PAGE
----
Joe Jennings is back at it again! Only this time, the stunt is bigger and better than anything like it before. The group shot this stunt at Skydive Arizona, in Eloy, for a television show called "That's Incredible"-a remake of the 70's show that inspired many of our current skydivers and stunt people today-which should air in late spring. Teaming up with some of the best skydivers in the world-Omar Alhegelan, Greg Gasson, and Steve Curtis - Joe planned a stunt that started three skydivers in one airplane and ended with them in a completely different airplane. Photos: Brent Finley Joe Jennings flew the main camera with other angles shot by Brent Finley (who graciously let us use his pictures) and Blake. Joe enlisted the piloting skills of Larry Hill and his son, Sean, to fly the two birds. Larry flew the Otter that the jumpers started in while Sean flew the Porter, which was the final destination for the jumpers. Joe also hired Scott Christianson to rig the drogue chute for the plane with an assistant, Chuck Ross. Carl Nespoli was in charge of turning on all the P.O.V. cameras mounted to the Porter and also jumping from the Porter with the drogue d-bag to deploy the drogue. Joe's team started testing the stunt on a Tuesday, but was only able to make one jump due to the production company dealing with legal and insurance issues. On Wednesday, the production company that was originally in this backed out, so Joe hired the crew under his own production company. Thursday came and the team did one jump, which resulted in a broken drogue chute. Sean Hill recovered the Porter and landed. After that, 60 mph dust storms and the broken drogue chute brought an early end to the day. Friday came early and yielded blue skies and a wind warning. The team rushed to the DZ and had a go at it. The team went up in the plane, ready to jump. They made their first practice jump for the day. Omar caught up with the Porter, climbed in, and waved to camera flyers! During jump number one, the three jumpers-Omar, Greg, and Steve-caught up with the plane and climbed in by 8,000 ft. This whole stunt was achieved in only 40 seconds! In an e-mail, Joe said, "We could have done it with five guys, but three was all we needed for a great stunt, so our work was done." Soon after the stunt was finished, the original producers returned and finished up the job. The final product seemed as though they never left. Congratulations to Joe and his whole crew on this unbelievable stunt. I am sure that we will be seeing much more from Joe after this.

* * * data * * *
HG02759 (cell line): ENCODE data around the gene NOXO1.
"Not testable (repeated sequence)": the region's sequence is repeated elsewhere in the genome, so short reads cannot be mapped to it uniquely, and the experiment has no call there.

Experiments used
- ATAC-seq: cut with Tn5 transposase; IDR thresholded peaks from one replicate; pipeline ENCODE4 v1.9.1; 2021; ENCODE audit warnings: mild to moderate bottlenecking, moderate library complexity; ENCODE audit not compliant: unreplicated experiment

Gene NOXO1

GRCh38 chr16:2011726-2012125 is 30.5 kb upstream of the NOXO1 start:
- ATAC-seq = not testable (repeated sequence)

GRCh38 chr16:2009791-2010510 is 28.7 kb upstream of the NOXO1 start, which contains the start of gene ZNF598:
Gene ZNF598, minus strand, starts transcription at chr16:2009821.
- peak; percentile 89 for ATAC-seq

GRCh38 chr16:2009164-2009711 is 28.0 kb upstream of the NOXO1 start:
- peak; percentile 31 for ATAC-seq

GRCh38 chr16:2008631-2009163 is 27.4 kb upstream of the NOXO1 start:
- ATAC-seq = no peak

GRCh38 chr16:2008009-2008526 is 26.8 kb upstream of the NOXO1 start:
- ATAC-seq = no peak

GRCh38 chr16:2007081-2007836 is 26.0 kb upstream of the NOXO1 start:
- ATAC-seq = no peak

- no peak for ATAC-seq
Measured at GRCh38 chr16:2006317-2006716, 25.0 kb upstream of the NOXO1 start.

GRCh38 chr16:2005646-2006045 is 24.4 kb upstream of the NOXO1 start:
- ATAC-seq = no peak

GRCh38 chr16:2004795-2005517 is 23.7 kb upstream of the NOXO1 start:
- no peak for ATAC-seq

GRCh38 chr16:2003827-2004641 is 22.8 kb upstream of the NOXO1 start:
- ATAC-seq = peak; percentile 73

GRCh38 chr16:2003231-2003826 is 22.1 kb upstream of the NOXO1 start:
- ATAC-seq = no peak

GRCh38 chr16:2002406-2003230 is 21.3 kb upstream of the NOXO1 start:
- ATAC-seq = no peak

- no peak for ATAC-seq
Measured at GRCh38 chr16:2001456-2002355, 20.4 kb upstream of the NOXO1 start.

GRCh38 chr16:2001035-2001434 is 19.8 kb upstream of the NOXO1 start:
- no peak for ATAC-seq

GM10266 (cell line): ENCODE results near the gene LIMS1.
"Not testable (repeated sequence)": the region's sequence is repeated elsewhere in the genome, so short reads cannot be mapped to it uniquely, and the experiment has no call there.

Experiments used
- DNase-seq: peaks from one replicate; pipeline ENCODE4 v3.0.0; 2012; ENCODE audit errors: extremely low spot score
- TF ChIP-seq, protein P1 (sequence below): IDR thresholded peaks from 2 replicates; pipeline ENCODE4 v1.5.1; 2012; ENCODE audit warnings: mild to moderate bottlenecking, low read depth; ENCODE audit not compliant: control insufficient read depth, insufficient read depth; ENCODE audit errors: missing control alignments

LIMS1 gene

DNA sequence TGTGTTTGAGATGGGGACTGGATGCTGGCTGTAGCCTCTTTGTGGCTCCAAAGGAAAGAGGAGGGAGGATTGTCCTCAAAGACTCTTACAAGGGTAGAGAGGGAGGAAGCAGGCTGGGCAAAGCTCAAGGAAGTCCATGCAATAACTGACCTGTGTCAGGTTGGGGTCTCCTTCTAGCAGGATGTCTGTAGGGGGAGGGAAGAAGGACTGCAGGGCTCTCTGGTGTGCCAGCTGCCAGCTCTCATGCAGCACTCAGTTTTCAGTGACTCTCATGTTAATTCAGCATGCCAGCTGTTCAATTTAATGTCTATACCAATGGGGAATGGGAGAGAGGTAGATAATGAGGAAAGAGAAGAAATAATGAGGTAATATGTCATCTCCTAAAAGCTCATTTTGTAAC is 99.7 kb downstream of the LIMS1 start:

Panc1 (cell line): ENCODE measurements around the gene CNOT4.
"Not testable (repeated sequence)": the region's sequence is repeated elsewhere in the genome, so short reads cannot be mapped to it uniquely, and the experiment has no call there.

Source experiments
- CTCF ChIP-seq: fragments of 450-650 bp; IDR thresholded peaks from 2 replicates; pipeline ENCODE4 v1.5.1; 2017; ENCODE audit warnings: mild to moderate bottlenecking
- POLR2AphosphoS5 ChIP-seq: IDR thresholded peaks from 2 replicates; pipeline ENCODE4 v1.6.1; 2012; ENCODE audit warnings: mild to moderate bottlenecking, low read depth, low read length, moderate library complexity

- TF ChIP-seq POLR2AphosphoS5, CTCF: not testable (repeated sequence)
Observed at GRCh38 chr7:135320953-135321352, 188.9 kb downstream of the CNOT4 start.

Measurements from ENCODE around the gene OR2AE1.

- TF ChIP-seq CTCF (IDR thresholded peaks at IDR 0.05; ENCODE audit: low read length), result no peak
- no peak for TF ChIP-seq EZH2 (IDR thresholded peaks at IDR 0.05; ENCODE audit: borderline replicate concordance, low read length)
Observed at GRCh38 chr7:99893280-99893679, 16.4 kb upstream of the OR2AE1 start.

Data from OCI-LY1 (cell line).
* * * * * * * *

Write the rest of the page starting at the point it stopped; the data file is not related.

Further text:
4. Sung Chang-woo, a member of the Republic of Korea Army Special Forces (KASF), has the highest record for the number of skydiving parachute jumps in Korea making some 5,000. The record was achieved in the "25th Skydiving and Parachute Contest," organized by KASF, on Saturday. Sung jumped off from 10,000ft above the ground with his 12 year-old daughter on Children's Day and later said in an interview that he was happy to find the time to spend with his daughter, which he finds difficult to do sometimes. Sung first joined the KASF in 1979 and began skydiving in 1989. Sung even held his wedding ceremony in the sky, despite the strong objections from the bride's family. He also has a license in scuba-diving along with many other outdoor pursuits, and is a skydiving judge in international competitions.
  5. admin

    Skydiver drops lead weights